NEW PUBLICATION - Emission estimation and prioritization of veterinary pharmaceuticals in manure slurries applied to soil

For 17 VPs of potential concern in the Netherlands, we assessed sources and emission due to animal slurry applications to soil. Hence, we examined the use of VPs in four livestock sectors in the Netherlands for 2015–2018, and quantified animal excretion rates and dissipation during slurry storage. For almost all VPs, administrated quantities to the animals during the period 2015–2018 decreased. VP concentrations during a storage period of six months could decrease between 10 and 98% depending on the compound. Predicted concentrations of VPs in slurries after storage compared well with measured concentrations in the literature. Based on the storage model outcomes, we developed a residue indicator, that quantifies the potential for residues in applied slurry. This indicator agrees well with the most frequently detected VPs in the Dutch slurries, and is therefore useful to prioritize measures aiming at reducing VP emissions into the environment.

Publication details are available on https://doi.org/10.1016/j.scitotenv.2022.152938

coupling rural and urban CEC's emissions in THE dutch hydrological network

The sub-project “Integration” deals with coupling contaminants of emerging concerns (CECs) emission sources from rural and urban areas into rivers. Rural area sources are considered diffuse sources mainly originated from manure dispersed on lands, while urban area sources are considered as point sources from waste water treatment plants (WWTPs). Figure 1 provides the full flowchart of CEC's in the SUSPECt project.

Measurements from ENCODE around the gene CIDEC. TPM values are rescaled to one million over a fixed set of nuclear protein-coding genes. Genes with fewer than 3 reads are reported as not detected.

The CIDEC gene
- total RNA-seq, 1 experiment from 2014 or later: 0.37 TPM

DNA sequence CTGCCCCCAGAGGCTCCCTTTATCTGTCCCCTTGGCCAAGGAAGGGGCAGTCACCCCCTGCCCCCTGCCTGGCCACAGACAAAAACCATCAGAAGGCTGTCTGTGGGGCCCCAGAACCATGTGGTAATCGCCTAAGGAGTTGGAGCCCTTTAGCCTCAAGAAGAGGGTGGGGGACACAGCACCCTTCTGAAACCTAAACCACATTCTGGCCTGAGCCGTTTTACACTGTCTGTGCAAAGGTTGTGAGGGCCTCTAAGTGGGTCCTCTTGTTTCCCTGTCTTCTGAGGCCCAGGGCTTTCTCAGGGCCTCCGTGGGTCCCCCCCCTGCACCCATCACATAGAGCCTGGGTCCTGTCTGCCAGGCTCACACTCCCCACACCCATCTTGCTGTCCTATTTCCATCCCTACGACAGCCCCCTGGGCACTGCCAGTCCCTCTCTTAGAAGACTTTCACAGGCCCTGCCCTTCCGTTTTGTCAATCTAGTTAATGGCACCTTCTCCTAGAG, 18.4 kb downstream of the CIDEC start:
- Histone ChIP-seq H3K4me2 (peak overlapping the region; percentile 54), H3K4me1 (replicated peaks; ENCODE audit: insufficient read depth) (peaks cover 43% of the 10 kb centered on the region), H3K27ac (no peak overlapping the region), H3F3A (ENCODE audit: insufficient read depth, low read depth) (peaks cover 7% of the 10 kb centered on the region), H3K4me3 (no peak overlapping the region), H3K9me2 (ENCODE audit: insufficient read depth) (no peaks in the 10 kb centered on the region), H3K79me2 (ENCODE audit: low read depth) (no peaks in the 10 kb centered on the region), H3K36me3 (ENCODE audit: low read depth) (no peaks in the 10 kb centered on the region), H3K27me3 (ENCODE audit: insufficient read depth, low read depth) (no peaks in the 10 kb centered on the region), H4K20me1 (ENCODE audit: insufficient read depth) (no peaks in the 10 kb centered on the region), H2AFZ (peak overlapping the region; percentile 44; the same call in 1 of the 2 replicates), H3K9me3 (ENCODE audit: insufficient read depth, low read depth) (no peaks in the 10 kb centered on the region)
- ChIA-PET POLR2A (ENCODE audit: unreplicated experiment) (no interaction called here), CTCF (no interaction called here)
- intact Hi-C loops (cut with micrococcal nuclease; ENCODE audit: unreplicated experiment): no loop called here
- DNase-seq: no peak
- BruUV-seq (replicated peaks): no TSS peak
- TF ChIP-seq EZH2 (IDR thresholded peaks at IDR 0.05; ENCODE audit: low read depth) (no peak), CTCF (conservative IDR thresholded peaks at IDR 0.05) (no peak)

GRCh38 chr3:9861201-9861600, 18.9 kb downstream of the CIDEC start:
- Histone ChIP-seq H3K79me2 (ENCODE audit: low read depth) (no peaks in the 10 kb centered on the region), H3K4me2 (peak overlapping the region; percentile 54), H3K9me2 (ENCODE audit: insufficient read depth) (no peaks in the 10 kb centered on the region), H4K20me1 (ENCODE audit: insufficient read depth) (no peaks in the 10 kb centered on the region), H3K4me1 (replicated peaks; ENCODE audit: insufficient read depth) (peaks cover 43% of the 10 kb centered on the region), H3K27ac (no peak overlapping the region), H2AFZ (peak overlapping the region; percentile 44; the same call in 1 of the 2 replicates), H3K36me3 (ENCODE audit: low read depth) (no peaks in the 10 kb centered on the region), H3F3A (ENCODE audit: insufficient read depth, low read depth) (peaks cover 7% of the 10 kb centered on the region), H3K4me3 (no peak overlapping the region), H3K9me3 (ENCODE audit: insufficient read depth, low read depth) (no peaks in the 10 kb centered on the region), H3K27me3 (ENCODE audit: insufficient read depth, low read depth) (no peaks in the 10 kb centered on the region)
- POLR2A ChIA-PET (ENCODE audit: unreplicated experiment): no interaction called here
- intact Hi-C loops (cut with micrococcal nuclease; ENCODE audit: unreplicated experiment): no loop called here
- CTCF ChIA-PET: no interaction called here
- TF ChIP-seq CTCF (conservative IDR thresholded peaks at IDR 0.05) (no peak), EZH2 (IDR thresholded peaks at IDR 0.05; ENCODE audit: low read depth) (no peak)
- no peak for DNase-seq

The goal is to provide spatial and temporal hazard information for risk assessment and management, predicting the concentration of CECs in rivers at Dutch country scale.

Figure 1 - the flowchart of CEC's flow in the SUSPECt project.

 To integrate the rural and urban routes, we selected the Landelijk Waterkwaliteitsmodel - LWKM 2.4 (WEnR/Deltares, 2019), a water quality model tool which relies on the national hydrological model Landelijk Hydrologisch Model – LHM 4.0 (Deltares, 2019). The main model output is the seasonal contaminant concentration due to diffuse and point sources.

We have selected the Eem River basin in the Velue een Vallei water board as a test area (Figure 2). However, the methodology will be applicable elsewhere in the Netherlands. An overview of the river network, WWTPs and monitoring and measurement points is depicted in figure 2. 

Figure 2 - The Eem Basin test area and the available information on water infrastructures and measurements.

 We run a test with fipronil as tracer compound. We took the hydrological year 2015, a urban constant source of fipronil along the year and a seasonally variable source of fipronil from rural areas. We assumed that Spring and Summer have double crop effluent concentration with respect to Winter and Fall. This is because manure and pesticides are mostly applied in spring and summer. Results per seasons are reported in figures 3, while figure 4 shows the mean tracer concentration for 2015. This exercise has been done in order to preliminary test the selected model methodology and show its capability with a tracer compound. The fipronil consumption input was arbitrary and the resulting concentrations depicted in figures 3 and 4 do not reflect a validated prediction.